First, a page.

In his speech, Beveridge talks about the Spanish-American War. He represents it as a struggle for holy things: civilization, peace, and justice. But when speaking about peace and justice, he doesn’t mention any seizures of territories. He also speaks about American soldiers
but says nothing about 2000 dead Spanish soldiers.

7. Throw in a red herring

A red herring is something that misleads or distracts from a relevant question. The name derives from the practice of using a red herring (a very smelly fish) to throw dogs off from a scent that they are supposed to be tracking.

Imagine that a manipulator can’t refuse the reasoning of his opponent. Instead of trying to explain, he throws an emotionally charged issue that will distract the audience from the reasoning of the opponent.

8. Sliding down a slippery slope

The slippery slope is used when a person implies that if someone does one thing, it will inevitably lead to a domino effect of negative things that in the end will result in something terrible.

In the given example the character states “Today he is drinking people’s blood, tomorrow he could be smoking!”, which is an obvious slippery slope fallacy as drinking blood isn’t necessarily related to smoking.

9. Appeal to popular passions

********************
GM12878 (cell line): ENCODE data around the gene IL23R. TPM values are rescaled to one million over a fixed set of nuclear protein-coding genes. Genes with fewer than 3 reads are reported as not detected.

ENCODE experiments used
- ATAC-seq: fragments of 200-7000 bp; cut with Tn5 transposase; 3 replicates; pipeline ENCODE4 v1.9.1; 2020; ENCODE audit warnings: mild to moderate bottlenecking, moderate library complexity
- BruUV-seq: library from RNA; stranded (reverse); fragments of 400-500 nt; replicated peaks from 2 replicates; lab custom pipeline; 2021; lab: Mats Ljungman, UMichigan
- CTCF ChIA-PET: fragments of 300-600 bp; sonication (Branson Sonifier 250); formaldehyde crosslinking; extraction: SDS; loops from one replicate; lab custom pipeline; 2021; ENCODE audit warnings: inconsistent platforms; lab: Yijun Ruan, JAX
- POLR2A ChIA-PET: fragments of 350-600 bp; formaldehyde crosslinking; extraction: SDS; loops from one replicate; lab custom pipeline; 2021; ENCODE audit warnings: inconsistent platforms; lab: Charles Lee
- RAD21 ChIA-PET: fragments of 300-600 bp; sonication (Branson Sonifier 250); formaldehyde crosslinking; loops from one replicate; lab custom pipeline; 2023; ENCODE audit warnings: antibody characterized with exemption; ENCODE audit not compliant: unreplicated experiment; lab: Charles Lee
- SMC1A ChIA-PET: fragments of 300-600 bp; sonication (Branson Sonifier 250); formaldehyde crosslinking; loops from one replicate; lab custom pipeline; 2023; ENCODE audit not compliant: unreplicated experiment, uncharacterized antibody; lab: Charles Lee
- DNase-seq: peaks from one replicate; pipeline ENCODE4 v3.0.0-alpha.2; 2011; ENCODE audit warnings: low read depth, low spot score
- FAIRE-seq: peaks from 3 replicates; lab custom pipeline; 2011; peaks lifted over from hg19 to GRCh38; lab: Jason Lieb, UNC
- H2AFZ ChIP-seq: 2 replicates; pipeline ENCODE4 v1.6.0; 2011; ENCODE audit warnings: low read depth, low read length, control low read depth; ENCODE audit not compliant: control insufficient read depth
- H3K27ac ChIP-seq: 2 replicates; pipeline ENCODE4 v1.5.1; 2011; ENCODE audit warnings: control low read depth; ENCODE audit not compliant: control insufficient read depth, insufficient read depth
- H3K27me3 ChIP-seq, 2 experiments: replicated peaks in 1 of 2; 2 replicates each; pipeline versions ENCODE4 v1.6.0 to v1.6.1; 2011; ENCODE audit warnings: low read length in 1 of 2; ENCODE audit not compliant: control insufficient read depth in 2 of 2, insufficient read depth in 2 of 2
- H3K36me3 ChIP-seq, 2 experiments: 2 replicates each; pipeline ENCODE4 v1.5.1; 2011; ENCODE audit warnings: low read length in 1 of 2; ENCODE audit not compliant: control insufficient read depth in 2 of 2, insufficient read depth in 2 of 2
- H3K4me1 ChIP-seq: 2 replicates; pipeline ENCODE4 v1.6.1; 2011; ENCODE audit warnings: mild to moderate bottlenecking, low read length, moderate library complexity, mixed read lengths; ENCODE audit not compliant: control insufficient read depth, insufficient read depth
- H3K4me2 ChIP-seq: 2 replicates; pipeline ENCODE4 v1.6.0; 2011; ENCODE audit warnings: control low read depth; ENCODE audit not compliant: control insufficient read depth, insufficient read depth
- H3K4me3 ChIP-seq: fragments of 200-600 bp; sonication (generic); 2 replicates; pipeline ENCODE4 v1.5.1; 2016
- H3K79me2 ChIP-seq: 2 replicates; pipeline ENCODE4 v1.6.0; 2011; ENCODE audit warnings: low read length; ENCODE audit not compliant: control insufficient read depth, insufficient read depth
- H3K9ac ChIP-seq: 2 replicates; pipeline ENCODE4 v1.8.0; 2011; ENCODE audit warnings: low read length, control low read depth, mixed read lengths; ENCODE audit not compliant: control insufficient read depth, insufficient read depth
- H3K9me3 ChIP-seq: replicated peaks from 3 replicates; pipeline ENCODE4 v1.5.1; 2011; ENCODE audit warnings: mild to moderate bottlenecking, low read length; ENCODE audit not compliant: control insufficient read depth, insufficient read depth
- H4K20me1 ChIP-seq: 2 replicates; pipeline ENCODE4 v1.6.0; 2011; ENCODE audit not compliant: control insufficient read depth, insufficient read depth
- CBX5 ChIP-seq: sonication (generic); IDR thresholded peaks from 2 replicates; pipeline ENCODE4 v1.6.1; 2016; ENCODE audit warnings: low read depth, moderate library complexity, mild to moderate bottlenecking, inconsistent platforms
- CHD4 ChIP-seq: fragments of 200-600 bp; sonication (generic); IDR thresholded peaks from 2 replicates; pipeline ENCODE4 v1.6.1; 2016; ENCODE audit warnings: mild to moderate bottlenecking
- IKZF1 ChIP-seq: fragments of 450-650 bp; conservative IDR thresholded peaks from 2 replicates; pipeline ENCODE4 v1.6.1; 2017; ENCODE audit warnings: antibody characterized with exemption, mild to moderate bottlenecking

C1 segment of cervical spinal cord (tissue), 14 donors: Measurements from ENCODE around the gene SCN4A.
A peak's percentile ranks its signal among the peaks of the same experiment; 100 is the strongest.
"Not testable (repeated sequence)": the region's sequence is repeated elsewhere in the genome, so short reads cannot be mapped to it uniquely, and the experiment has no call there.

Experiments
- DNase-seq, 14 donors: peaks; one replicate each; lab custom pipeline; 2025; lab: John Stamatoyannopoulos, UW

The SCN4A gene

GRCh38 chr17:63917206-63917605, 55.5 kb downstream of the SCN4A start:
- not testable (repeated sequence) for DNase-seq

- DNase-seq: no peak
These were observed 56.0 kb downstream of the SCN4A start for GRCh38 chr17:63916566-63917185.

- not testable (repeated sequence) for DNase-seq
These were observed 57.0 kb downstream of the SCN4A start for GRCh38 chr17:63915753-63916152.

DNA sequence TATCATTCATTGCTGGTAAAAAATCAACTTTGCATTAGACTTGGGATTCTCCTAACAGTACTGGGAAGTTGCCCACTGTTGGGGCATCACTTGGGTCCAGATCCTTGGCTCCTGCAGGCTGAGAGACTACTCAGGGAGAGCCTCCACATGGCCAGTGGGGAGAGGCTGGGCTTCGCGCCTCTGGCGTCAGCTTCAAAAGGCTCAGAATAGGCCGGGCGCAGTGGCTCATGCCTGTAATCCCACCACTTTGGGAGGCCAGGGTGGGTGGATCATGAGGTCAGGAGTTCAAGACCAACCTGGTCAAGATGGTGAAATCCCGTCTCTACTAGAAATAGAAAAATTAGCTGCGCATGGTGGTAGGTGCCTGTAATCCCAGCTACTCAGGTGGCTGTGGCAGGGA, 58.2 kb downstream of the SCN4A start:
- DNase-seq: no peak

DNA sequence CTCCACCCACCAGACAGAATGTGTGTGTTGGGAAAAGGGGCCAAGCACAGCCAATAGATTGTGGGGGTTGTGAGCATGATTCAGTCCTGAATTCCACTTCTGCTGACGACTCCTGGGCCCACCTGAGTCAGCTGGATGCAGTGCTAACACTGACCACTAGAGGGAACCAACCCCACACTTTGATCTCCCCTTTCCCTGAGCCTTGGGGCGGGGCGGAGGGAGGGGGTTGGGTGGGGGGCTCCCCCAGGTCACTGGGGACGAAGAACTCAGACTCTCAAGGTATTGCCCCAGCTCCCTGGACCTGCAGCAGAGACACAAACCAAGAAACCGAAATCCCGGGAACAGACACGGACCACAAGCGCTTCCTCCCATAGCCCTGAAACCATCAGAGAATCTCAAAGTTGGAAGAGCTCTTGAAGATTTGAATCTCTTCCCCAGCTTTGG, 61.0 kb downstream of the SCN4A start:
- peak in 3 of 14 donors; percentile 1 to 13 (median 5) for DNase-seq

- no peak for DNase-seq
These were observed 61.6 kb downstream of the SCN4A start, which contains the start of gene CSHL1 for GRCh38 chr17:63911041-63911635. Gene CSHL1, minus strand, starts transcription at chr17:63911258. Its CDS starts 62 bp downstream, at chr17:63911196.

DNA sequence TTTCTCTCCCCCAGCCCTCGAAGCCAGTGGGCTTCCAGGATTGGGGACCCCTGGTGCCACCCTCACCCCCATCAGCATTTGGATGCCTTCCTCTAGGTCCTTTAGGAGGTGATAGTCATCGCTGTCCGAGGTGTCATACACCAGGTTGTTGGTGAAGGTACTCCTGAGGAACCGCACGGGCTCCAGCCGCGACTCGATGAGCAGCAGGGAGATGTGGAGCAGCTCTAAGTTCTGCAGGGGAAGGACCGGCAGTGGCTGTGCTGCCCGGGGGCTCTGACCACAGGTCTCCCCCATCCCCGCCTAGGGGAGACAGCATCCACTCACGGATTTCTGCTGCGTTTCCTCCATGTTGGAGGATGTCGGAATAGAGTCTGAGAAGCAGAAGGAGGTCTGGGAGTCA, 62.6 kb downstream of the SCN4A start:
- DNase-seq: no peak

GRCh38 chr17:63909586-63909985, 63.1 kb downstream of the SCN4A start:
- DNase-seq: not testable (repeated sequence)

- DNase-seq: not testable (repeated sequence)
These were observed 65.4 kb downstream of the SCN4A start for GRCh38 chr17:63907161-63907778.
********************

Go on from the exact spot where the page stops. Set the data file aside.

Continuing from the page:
This fallacy is also called the Bandwagon Fallacy.

Manipulators strive to present themselves as people who share the same values and beliefs as their audience. Everyone has some prejudice, and most people feel hatred towards something or someone. This is what masters of spin rely on. They imply that they agree with the audience, they act as if they share their views. They work to convince the audience that their opponent doesn’t hold the sacred beliefs.

In the clip below the dad character advises his daughter to act according to what is thought to be cool and popular in her community to be more likeable, even though it means sacrificing her uniqueness.

10. Creating a false dilemma

A true dilemma occurs when we are forced to choose between two equally unsatisfactory alternatives. A false dilemma appears when we are persuaded that we have only two equal choices when in reality there are more possibilities available.

People often accept false dilemmas because few feel comfortable with having complex and nuanced issues. They want clear and simple choices, which skilled manipulators provide them with. They do it by creating a false dilemma where they want people to choose a certain alternative by insisting that the other one is clearly unacceptable.


Recognizing fallacies is a crucial part of critical thinking as it allows us to reduce the unwanted influence of others and make more rational choices and judgments. There are many more of them that weren’t included here.

Of course, it is important to realize that those who manipulate others typically deceive themselves in the process – no one wants to view themselves as manipulators of unsophisticated others. Therefore, we need to stay aware not only when listening to others but also when arguing ourselves.

About the author

Alexandra Voskoboynikova administrator